Research by the TUC has found that young workers are missing out on £200 million a year in minimum wage pay.
The analysis - published on the 20th anniversary of the National Minimum Wage (NMW) - shows that the average 21-24 year-old minimum wage worker is earning £800 a year less than over-25s.
The TUC is calling for all over-21s to be eligible for the full minimum wage rate and for the minimum wage to be raised to £10 an hour as soon as possible.
The TUC first called for the minimum wage to be introduced in 1986.
TUC general secretary Frances O'Grady said: "Unions played a key role in winning the minimum wage at a time when many were warning that it would bankrupt the country. But as we mark its 20th anniversary today, we can see there's still more to be done.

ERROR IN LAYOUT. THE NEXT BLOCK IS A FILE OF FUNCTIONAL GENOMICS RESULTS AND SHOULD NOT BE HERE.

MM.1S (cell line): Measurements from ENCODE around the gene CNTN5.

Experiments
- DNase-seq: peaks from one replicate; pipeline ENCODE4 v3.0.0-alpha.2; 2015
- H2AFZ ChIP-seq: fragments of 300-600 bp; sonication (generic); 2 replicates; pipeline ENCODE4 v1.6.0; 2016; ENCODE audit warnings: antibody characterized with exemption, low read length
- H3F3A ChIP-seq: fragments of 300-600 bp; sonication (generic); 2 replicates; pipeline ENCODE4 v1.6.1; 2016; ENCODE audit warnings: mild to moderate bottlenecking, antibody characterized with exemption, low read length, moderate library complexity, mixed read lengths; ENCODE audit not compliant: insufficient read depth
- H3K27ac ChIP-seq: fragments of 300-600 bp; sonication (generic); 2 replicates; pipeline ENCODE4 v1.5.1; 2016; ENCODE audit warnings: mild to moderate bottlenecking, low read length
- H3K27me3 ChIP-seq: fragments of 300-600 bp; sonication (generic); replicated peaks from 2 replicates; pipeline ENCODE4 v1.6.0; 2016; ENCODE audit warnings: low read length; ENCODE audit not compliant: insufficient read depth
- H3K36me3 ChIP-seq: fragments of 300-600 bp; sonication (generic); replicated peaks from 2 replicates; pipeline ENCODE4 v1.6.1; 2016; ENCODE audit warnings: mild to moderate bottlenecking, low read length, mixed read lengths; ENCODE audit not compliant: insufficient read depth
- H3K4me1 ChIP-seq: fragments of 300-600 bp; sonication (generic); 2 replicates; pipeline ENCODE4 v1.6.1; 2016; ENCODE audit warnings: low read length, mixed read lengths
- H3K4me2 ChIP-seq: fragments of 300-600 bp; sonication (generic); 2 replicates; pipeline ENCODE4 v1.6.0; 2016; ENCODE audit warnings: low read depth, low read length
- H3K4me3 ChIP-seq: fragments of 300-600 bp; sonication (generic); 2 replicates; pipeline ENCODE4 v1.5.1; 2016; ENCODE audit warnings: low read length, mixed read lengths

"Young workers are still getting a raw deal on pay. Their bills aren't any cheaper, but they have to make ends meet with less. That's just not fair. And with in-work poverty rising, we need to make the minimum wage fit for the future by raising it to £10 as soon as possible."
From 1 April 2019, the hourly rates of the National Minimum Wage are:
- Age 25 and above: £8.21
- Aged 21-24: £7.70
- Aged 18-20: £6.15
- Aged 16-17 (above school leaving age): £4.35
- Apprentices (under 18 or in their first year of training): £3.90
Today's rise will directly benefit 2.8 million workers, including 225,000 under-25s. Enforcement of the NMW has meant that employers had to return £15.6 million to workers last year and pay £14 million in fines.
Written by Rachel Miller.